Consumer Alert: Killer Collars? The maker of a popular brand of flea collars disputes an explosive report
ROCHESTER, N.Y. (WHEC) — This consumer alert is taking a look at protecting pets and their people.
Recent research indicated 68 million families have a pet, that’s 54% of American households, but that’s last year’s research.
The numbers are likely much higher now. During the lockdown, we emptied the shelters, adopting Patches, Princess and Poppy the parakeet too. That’s why a recent consumer investigation by USA Today has led to some panicked pet parents.
You’ve seen the cute Seresto commercial. A playful pooch brings home everything from the neighbor’s bra to her begonias. But the ad tells us that adorable pooch pilferer does not bring home ticks and fleas because he’s wearing a Seresto collar.
Seresto is one of the most popular brands in the country, but a recent investigation in USA Today earlier this month, distressed mom and dog dads across the globe.
It said since the collars hit the market in 2012, they’ve been associated with almost 1,700 dog deaths, 75,000 adverse events and almost a thousand injuries to the people who love those pets. All are reports that consumers made to the EPA.
The collars kill pests when the dog or cat absorbs two key chemicals through its skin. For that reason, the USA Today story says people were also adversely affected and reported those health effects to the EPA.
For example, a 12-year-old boy who slept in a bed with a dog wearing a collar suffered seizures and vomiting. A 67-year-old woman who slept in a bed with a dog wearing a collar reported having heart arrhythmia and fatigue and a 43-year-old man who slept in the same bed as four of the dogs with collars reported ear drainage, nasal and throat irritation.
The USA Today report is also critical of the EPA for failing to warn consumers. I reached out to the EPA and no one returned my emails.
But a representative from Elanco, the company that owns Seresto spoke openly. Colleen Parr Dekker, Executive Director of Elanco Global Communications calls the USA Today investigation highly misleading saying "one of the most significant challenges with the story is that an adverse event report is not an indication of cause."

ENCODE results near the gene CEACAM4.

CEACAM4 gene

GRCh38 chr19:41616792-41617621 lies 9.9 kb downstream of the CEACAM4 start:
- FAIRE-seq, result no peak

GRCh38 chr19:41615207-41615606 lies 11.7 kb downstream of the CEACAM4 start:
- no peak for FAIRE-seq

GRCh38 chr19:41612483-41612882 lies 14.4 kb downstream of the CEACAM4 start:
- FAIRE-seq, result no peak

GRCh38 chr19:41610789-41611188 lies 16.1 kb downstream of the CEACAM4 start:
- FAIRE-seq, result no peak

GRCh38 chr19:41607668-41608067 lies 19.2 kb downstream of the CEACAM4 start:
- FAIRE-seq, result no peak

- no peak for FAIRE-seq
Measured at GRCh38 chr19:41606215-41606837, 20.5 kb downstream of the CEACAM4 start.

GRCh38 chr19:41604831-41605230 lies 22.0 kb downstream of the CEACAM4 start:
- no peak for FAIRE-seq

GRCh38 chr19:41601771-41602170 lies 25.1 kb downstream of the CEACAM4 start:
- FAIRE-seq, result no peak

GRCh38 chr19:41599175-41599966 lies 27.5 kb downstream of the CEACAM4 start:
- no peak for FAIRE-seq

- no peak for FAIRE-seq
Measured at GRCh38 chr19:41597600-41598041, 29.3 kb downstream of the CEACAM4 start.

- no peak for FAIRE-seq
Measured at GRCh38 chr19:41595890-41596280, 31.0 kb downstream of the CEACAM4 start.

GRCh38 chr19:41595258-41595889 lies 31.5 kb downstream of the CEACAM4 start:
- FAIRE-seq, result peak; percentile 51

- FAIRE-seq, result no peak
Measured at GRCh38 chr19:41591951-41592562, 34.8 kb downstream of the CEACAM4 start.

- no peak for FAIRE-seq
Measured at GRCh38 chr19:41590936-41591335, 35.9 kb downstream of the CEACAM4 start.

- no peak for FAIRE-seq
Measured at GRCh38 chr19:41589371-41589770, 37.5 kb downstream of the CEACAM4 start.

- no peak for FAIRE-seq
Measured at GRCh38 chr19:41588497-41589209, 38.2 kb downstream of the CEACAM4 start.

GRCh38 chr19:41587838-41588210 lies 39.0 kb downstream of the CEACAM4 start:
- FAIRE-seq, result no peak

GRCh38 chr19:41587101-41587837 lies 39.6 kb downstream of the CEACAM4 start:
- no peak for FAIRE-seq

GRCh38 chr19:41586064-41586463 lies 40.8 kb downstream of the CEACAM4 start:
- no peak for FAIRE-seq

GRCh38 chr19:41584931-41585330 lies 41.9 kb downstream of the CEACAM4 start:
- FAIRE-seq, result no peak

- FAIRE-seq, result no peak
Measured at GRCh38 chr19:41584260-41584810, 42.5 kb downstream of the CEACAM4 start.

Dekker says,” Elanco takes the safety of our products very seriously, and thoroughly investigates any potential concerns related to their use. It is critically important to understand that a report is not an indication of cause. The documents referenced are the raw data from the incident reports to the EPA, and do not reflect causality or post-investigation findings. If a dog were to be wearing a collar and experienced any sort of health issue, the collar would be mentioned in the resulting report as required. For example, if a dog were to pass away from a car accident, and was wearing a Seresto collar, that would meet the criteria to be included in these reports, even if the collar was very obviously not the source of the issue. Further investigation and assessment is required to determine cause, often a veterinary exam or necropsy, as well as continuously monitoring the data for signals or trends. That further investigation has shown there is no established link between exposure to the active ingredients in Seresto and pet deaths. “
In short, correlation does not mean causation. For example, just because a dog had a seizure while wearing the collar does not mean the collar caused the seizure.
Dekker also points to the very low rate of consumer reports of problems compared to the number of products sold.
She wrote, "Since its approval, the incident report rate for all adverse events related to Seresto globally is less than 0.3% of users." She pointed to the fact that the writers of an article in VIN (Veterinary Information Network), an online information source for veterinarians don’t believe the evidence supports the collars causing the array of very different illnesses reported to the EPA.
It’s important to note that because the product is expensive, potentially dangerous counterfeit products have flooded the market. At most authorized sellers of the product, one collar sells for about $60.
If the product you find online is far less than that, don’t buy it. The problem of counterfeit collars is so pervasive, Bayer, the previous owner of Seresto, made a video to help consumers tell the real collars from the fakes.